I studied for this last exam harder and longer than I’ve ever studied for anything before, ever. Again, I have to point out that it wasn’t hard to understand. I’ve seen too many of my relatives go to engineering school to be silly enough to pretend that this is “hard to comprehend.” But the shear volume was staggering–and it wasn’t just concepts; it was concepts and skills and facts and numbers–hands on and under pressure and performing and no forgetting and time limits. And again, I must point out that my typically studying for most exams this semester amounts to reviewing my notes the night before, which I think still makes some of my classmates want to stone me–and now, in graduate school, I think many other classmates are doing something similar and scoring similarly. I felt a little guilty, realizing it was the hardest I’d ever studied–knowing how so many other people have had to study that hard so often.

But there is also this odd feeling I’m not used to of “running in the pack.” Not leading the pack, and not deigning to retire from leading, and leisurely taking a break in the middle of the pack. And not falling to the back of the pack. Just hurtling along with everyone else, just like everyone else. . .

And this is not who I am. I am not anything like anyone else. My life doesn’t look like anyone else’s and I don’t fit anyone else’s molds, and no one understands me. . .and yet I’m running in the pack.

Kind of.

If I were really one of the pack, I’d go out drinking with them and skiing with them. I’d make crass jokes with them, and I would study with the them while painting my nails and/or drinking. I don’t drink, ski, make crass jokes or paint my nails, so I can’t very well do it with them. But I used to feel like my studiousness was part of my otherness. I just took things that seriously; no one else would really get it. Now, no matter how studious I am, there is someone just as studious or more studious.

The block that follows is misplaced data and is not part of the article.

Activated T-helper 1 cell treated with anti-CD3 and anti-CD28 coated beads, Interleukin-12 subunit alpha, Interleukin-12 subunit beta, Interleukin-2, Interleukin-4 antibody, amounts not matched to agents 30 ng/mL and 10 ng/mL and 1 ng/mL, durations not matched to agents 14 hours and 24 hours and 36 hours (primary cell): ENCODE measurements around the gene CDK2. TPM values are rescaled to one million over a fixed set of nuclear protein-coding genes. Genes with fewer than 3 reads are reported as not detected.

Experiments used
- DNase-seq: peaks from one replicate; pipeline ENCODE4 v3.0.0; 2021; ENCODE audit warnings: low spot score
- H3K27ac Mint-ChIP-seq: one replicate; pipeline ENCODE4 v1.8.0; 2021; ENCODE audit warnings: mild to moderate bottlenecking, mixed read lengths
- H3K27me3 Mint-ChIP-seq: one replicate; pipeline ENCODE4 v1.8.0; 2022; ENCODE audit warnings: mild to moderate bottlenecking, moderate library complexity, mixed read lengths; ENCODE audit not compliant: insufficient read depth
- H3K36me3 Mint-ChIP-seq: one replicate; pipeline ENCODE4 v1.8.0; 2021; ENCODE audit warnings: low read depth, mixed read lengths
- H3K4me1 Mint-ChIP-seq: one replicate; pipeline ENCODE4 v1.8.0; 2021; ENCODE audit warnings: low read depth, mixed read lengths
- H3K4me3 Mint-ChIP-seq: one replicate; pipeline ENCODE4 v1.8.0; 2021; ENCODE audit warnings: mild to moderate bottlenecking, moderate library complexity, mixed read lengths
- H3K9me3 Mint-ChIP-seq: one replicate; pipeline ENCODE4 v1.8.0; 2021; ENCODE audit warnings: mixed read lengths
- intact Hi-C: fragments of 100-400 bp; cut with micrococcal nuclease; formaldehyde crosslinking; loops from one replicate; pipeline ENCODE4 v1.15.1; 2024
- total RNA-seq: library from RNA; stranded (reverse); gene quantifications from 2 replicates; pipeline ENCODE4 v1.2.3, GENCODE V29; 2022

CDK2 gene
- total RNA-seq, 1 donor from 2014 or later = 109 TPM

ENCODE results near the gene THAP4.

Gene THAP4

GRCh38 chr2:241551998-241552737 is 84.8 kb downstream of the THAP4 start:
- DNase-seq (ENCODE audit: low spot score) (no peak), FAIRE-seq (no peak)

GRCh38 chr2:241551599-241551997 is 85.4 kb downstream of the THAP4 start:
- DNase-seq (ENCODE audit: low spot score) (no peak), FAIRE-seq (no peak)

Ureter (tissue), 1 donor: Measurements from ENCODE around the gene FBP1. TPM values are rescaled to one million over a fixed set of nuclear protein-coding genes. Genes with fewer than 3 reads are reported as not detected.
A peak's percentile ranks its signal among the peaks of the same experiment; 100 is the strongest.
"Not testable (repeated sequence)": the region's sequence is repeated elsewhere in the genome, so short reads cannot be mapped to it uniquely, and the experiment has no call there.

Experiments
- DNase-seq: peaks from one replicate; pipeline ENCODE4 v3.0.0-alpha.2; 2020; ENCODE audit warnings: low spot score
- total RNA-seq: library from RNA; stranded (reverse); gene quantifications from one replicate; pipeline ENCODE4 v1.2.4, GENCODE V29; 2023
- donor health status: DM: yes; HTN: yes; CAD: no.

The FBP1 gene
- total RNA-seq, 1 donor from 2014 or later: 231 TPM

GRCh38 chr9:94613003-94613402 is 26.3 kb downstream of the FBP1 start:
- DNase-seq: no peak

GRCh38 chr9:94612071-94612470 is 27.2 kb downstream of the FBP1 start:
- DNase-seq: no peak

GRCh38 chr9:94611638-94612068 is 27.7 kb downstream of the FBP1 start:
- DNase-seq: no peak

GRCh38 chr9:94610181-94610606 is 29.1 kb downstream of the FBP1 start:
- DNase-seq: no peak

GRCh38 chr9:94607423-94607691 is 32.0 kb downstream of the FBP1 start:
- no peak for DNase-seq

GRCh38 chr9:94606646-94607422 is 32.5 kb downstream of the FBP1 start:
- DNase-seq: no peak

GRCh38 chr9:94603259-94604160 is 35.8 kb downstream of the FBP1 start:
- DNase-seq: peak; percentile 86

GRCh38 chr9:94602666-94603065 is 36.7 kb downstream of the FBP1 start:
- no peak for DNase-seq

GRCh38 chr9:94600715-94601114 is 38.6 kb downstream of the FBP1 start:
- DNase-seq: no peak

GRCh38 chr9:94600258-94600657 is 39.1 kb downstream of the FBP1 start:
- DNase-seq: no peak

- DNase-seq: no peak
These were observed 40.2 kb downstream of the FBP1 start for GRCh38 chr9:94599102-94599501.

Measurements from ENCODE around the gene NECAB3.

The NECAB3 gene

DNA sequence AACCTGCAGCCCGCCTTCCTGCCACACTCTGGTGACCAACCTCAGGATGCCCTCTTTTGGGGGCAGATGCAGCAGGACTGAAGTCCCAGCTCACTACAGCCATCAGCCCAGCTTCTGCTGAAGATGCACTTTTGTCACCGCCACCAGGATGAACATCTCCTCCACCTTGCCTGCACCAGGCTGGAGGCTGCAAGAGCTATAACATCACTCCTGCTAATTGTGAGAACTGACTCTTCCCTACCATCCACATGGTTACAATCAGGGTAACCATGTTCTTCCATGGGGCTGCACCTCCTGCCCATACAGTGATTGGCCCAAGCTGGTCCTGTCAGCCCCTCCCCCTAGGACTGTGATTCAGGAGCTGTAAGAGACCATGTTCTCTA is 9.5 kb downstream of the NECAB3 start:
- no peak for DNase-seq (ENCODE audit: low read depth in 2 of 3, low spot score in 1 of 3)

Do I want to go back to being “special”? Not really. It is more stressful. People think you have all the answers. Your best never quite seems good enough, because even when it is good enough, it seems unsatisfying, unresolved, what you had to do. But in all honesty, I’m still not sure what to do with “ordinary”. How do you do “ordinary” well? If I am ordinary now, what to ordinary people do? I feel very tentative, peering from behind bushes, wondering if I can really join the others–if they would let me join.

I suppose this sounds like a trite “it’s lonely at the top” kind of post, but it’s not. I mean, it is lonely at the top. And the middle, and the bottom, and everywhere. That’s not the point. The point is that shifting cultures, shifting castes, joining a different tribe–it’s not as simple as maybe it first sounds. It doesn’t matter if it’s up, down, sideways, or all in your head–there’s still so much to learn and think about. And it still always involves a loss of some piece of self-identity, or perhaps a better way of saying it is that it involves a smelting of part of your self-identity. What is must be heated, deformed, made liquid; what is not true must be burnt away as false. And as you cool, you do so in a new shape or form–but even this is not the end, as life continually refines you, ever distilling.

And I think part of the odd feeling is being in that liquid state. It’s hard to not want to grab on to something to define yourself. Conform to others; adopt a chip on your shoulder; joint a movement; withdraw into whatever you do know as true about yourself. There are a lot of options, and I think which we chose is most often just taking the path of water–which ever is easiest for us. I’ve felt out almost all of those options this semester. I think I most often withdrew into whatever I knew was true about myself, but mostly because anything else took energy, and I was emotionally exhausted.

I don’t know what will happen next semester. I don’t think I will really become ordinary, in part because I don’t really believe that ordinary exists. I guess mostly I’m finding myself in that odd spot of finding out that I was right: so much of my challenges and learning while in graduate school has nothing to do with the curriculum. But I hope that it does make me a better person. And it’s tempting to get caught up in words like accomplished, socializing skills, more definition, more carefree. . .but I would hope it would create in other things. More patience. More gentleness. More wisdom, discernment. More bravery and courage. More hope. More joy. More love.

Change is always hard, but it can be good.